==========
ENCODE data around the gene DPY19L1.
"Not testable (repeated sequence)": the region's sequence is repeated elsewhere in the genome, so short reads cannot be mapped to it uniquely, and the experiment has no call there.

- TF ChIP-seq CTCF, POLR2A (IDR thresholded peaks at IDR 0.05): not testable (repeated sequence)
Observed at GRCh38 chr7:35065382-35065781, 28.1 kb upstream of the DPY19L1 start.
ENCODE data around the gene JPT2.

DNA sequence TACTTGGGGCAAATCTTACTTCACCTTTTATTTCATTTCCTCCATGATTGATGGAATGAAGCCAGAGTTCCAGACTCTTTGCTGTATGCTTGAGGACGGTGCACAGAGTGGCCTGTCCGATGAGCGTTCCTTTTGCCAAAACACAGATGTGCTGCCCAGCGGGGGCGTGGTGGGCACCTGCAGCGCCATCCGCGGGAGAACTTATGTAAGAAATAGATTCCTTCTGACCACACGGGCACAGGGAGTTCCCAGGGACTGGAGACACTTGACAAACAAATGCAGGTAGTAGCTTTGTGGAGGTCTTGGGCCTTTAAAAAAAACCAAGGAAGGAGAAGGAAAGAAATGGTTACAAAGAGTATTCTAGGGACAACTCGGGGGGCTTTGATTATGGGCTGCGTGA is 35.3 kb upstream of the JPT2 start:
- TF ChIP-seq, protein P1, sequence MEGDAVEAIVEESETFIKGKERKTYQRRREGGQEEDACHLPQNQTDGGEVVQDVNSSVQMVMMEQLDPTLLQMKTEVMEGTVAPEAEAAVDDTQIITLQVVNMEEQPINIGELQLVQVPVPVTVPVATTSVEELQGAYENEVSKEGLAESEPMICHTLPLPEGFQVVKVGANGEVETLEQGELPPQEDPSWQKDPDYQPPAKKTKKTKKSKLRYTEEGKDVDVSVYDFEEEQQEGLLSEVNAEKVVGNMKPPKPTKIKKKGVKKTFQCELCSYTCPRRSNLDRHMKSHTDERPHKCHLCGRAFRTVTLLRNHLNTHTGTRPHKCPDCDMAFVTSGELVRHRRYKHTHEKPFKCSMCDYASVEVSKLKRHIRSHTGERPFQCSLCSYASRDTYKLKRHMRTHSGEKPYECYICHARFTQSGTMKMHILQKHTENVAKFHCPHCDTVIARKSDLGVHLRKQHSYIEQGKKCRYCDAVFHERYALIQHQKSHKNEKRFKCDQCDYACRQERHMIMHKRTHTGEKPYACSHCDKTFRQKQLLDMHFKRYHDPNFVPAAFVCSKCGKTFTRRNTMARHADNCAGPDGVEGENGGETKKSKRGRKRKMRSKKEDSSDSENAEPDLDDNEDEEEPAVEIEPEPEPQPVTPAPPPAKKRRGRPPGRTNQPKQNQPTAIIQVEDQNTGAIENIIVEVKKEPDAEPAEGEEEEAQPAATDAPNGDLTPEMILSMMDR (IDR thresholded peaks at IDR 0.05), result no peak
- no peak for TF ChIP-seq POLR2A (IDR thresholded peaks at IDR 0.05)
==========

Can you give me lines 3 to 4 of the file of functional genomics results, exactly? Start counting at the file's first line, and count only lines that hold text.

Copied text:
- TF ChIP-seq CTCF, POLR2A (IDR thresholded peaks at IDR 0.05): not testable (repeated sequence)
Observed at GRCh38 chr7:35065382-35065781, 28.1 kb upstream of the DPY19L1 start.